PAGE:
Research from the SysCog lab was showcased at the 39th annual meeting of the Cognitive Science Society held in London in July 2017. Emma Henderson presented her work on interactivity and planning and Fred presented a paper on insight problem solving and ego depletion.
Emma Henderson, Gaëlle Vallée-Tourangeau, and Frédéric Vallée-Tourangeau
Planning is an everyday activity that is extended in time and space, yet is frequently studied in the absence of interactivity. Successful planning relies on an array of executive functions including self-control. We investigated the effects of interactivity and self-control on planning using a sequential-task paradigm. Half of the participants first completed a video-viewing task requiring self-control of visual attention, whereas the other half completed the same task without the self- control constraint. Next, and within each of these groups, half of the participants manipulated cards to complete their plan (high-interactivity condition); for the other half, plans were made with their hands down (low- interactivity condition). Planning performance was significantly better in the high- than in the low- interactivity conditions; however, the self-control manipulation had no impact on planning performance. An exploration of individual differences revealed that long-term planning ability and non-planning impulsiveness moderated the impact of interactivity on planning. These findings suggest that interactivity augments working memory resources and planning performance, underscoring the importance of an interactive perspective on planning research.
In the triangle of coins problem coins are arranged to create a triangle pointing down and the solution involves moving a few coins to change its orientation. The task ecology can be designed such that participants can work on it in a low interactivity environment, maintaining a mental representation of simulated moves, or in a high interactivity environment, thinking with and through a physical model of the problem. These task ecologies involve working memory to a different degree: Problem solving draws more on working memory the lower the degree of physical interaction. Participants first engaged in a writing task that required vigilance to inhibit common word choices, a degree of self regulation designed to induce a so-called ego depletion; participants then worked on the ToC problem in either a low or high interactivity environment. Solution rates were determined by level of interactivity; the preceding depletion experience did not impact performance.
The first edition of the Systemic Cognition symposium took place at the Kingston Business School on Tuesday July 25 2017. The symposium was co-organized by the Systemic Cognition lab (https://syscoglab.com/, Department of Psychology) and the Decisions, Attitudes, Risk and Thinking research group (https://dartresearch.org/, Department of Management). The symposium explored the theoretical and methodological challenges arising from the systemic study of cognition; that is, cognition as it emerges from the interactivity between an agent and the elements of the system within which he or she is embedded. Systemic elements may include other social agents, organisational and cultural practices and/or material artefacts. The programme and abstracts can be accessed here.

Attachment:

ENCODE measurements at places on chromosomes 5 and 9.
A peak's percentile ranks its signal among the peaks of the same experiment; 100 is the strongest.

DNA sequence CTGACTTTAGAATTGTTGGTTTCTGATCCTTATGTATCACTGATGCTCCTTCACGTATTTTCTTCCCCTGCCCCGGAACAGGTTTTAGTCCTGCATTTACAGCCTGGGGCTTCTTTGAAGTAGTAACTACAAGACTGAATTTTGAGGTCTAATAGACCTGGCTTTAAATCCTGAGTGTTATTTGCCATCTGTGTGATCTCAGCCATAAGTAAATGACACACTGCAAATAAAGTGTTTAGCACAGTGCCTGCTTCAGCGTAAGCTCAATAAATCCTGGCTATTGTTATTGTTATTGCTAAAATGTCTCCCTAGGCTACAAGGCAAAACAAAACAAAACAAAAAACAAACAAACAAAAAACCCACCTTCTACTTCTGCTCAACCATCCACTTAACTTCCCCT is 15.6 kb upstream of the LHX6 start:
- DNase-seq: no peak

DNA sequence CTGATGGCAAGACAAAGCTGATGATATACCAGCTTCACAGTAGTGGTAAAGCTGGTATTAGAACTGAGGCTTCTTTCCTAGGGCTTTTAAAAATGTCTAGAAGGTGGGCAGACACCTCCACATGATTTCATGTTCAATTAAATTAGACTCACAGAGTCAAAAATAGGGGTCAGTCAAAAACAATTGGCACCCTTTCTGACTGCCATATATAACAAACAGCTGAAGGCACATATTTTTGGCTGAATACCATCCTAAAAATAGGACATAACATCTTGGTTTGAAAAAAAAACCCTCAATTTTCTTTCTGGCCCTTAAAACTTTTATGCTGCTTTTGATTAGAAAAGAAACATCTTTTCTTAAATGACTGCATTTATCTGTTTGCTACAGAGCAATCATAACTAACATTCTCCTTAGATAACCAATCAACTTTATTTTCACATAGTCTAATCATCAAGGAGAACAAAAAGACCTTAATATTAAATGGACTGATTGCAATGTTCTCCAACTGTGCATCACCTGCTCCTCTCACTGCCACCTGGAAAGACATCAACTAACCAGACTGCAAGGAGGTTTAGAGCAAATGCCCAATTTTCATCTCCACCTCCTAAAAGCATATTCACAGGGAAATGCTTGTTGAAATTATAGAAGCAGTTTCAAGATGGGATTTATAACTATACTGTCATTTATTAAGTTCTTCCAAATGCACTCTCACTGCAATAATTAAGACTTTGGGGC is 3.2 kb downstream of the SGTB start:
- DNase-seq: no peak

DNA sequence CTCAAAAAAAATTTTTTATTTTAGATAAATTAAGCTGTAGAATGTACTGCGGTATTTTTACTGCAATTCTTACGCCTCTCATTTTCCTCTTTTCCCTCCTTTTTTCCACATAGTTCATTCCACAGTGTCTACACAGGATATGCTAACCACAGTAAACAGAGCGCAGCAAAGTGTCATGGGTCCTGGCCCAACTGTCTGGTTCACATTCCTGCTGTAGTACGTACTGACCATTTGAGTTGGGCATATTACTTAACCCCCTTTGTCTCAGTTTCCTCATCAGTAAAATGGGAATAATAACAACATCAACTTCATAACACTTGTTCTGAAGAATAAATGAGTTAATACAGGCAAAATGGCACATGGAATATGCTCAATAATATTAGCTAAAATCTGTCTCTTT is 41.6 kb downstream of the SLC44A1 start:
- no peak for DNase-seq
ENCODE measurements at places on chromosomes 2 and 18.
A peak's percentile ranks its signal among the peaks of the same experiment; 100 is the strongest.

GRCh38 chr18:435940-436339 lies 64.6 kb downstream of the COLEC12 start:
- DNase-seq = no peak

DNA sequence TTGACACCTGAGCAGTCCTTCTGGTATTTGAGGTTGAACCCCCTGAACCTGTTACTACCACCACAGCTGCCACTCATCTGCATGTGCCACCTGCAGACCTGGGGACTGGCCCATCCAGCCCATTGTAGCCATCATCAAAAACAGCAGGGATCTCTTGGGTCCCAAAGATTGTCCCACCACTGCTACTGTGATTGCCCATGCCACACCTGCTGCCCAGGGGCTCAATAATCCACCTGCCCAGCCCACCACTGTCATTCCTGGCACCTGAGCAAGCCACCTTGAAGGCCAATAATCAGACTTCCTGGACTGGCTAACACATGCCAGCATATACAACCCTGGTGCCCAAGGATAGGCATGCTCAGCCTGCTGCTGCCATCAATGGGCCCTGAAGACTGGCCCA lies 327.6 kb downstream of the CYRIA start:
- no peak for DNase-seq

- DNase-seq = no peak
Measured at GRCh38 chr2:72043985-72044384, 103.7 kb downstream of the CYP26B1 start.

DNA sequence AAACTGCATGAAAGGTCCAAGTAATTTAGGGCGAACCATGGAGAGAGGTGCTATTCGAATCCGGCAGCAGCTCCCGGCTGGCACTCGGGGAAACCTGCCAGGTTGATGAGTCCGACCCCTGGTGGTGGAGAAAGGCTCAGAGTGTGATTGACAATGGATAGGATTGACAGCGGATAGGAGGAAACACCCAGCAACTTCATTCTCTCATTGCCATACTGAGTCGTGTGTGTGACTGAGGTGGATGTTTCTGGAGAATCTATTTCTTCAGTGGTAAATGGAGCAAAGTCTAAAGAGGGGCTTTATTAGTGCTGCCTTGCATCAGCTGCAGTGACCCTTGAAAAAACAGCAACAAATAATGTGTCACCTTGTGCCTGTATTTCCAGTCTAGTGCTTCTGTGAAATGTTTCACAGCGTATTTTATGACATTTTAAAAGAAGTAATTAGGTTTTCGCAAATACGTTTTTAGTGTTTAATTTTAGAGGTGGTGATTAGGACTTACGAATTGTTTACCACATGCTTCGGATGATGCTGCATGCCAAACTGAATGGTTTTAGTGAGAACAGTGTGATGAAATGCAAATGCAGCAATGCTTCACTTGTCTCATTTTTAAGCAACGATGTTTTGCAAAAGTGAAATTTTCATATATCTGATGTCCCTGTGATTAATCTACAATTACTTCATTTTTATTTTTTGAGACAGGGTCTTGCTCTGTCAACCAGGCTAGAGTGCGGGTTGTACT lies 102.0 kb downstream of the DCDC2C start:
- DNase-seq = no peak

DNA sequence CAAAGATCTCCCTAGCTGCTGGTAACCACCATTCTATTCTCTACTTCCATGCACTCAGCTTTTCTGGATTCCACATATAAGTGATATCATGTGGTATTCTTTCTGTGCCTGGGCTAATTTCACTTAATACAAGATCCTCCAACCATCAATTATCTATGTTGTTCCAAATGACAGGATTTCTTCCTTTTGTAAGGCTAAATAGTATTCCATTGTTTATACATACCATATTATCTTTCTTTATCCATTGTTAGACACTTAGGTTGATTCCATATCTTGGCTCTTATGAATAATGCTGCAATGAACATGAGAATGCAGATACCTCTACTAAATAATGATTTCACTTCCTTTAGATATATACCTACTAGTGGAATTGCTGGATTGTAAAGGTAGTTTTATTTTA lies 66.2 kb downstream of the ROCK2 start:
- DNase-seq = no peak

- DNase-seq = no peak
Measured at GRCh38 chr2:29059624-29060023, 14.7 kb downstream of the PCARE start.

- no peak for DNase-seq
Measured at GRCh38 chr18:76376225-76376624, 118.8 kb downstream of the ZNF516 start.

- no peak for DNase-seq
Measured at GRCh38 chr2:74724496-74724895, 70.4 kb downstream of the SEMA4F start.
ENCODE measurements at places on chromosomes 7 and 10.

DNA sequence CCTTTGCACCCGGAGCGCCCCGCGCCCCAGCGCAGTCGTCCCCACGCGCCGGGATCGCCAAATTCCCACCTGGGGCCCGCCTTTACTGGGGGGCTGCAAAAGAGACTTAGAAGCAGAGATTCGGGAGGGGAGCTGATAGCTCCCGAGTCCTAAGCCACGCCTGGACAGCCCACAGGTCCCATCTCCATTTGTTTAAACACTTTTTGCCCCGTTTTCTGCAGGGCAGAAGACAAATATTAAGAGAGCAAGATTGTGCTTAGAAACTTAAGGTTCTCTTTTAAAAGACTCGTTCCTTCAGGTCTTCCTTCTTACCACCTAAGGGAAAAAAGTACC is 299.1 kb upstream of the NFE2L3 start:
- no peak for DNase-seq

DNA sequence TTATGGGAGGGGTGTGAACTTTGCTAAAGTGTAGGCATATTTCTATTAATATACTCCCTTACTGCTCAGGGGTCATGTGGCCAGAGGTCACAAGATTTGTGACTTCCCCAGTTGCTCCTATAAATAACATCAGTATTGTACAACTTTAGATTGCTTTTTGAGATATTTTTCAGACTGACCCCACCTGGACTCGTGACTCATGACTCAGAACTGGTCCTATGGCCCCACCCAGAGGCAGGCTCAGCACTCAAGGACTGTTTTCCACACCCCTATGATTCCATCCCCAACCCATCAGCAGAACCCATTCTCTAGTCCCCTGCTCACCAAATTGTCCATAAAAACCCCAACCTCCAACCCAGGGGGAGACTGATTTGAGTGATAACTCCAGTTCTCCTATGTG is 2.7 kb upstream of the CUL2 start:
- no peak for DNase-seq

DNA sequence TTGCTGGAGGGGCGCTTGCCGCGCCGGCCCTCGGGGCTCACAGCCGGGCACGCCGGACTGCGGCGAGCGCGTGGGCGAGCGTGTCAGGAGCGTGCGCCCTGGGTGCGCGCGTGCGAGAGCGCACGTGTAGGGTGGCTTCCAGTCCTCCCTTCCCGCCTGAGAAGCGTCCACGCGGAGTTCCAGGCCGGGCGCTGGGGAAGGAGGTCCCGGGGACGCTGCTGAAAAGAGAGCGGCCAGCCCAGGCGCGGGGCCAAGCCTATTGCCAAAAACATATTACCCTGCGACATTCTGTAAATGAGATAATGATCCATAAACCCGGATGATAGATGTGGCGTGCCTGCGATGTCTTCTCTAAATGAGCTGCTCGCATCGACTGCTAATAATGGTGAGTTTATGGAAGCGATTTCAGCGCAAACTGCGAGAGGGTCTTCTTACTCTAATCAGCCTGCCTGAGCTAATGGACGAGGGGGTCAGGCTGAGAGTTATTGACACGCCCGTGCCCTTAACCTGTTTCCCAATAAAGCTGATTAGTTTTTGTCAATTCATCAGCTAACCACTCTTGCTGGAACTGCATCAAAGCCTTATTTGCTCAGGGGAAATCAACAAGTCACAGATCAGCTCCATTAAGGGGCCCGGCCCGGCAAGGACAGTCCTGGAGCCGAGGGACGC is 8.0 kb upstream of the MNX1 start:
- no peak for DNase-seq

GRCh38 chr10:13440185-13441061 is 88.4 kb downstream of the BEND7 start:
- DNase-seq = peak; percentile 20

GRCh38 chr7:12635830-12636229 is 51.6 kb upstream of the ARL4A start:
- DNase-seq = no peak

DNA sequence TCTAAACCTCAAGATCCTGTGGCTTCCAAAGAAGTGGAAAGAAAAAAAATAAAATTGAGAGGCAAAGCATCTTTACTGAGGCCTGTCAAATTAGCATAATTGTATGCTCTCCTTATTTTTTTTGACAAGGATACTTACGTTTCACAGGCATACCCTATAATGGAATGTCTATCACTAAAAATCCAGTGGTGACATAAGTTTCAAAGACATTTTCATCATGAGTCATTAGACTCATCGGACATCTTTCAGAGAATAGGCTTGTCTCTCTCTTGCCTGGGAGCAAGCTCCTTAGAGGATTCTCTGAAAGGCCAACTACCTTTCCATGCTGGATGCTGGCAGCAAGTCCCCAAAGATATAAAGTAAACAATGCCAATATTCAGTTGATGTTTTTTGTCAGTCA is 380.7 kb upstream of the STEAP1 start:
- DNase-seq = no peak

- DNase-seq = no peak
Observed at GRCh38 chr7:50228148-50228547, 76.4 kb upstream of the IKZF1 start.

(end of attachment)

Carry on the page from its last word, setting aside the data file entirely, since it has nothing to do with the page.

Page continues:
The second edition of Cognition Beyond the Brain is coming out soon with new chapters from Gaëlle Vallée-Tourangeau (Systemic Thinking Model), Jens Koed Madsen (Multi-scalar Temporal Cognition), Alex Aston (Cognition Ecology and the Paris Commune), Kare Poulsgaard and Lambros Malafouris (Models, Mathematics and Materials in Digital Architecture).
Research from the Systemic Cognition at CogSci 2015 (Interactivity and Mental Arithmetic)
Insight and interactivity at CogSci 2015: https://mindmodeling.org/cogsci2015/papers/0422/index.html
Cognition Beyond the Brain challenges neurocentrism by advocating a systemic view of cognition based on investigating how action shapes the experience of thinking. The systemic view steers between extended functionalism and enactivism by stressing how living beings connect bodies, technologies, language and culture. Since human thinking depends on a cultural ecology, people connect biologically-based powers with extended systems and, by so doing, they constitute cognitive systems that reach across the skin. Biological interpretation exploits extended functional systems.
Illustrating distributed cognition, one set of chapters focus on computer mediated trust, work at a construction site, judgement aggregation and crime scene investigation. Turning to how bodies manufacture skills, the remaining chapters focus on interactivity or sense-saturated coordination. The feeling of doing is crucial to solving maths problems, learning about X rays, finding an invoice number, or launching a warhead in a film. People both participate in extended systems and exert individual responsibility. Brains manufacture a now to which selves are anchored: people can act automatically or, at times, vary habits and choose to author actions. In ontogenesis, a systemic view permits rationality to be seen as gaining mastery over world-side resources. Much evidence and argument thus speaks for reconnecting the study of computation, interactivity and human artifice. Taken together, this can drive a networks revolution that gives due cognitive importance to the perceivable world that lies beyond the brain.
Cognition Beyond the Brain is a valuable reference for researchers, practitioners and graduate students within the fields of Computer Science, Psychology, Linguistics and Cognitive Science.
For more information visit: http://www.springer.com/computer/hci/book/978-1-4471-5124-1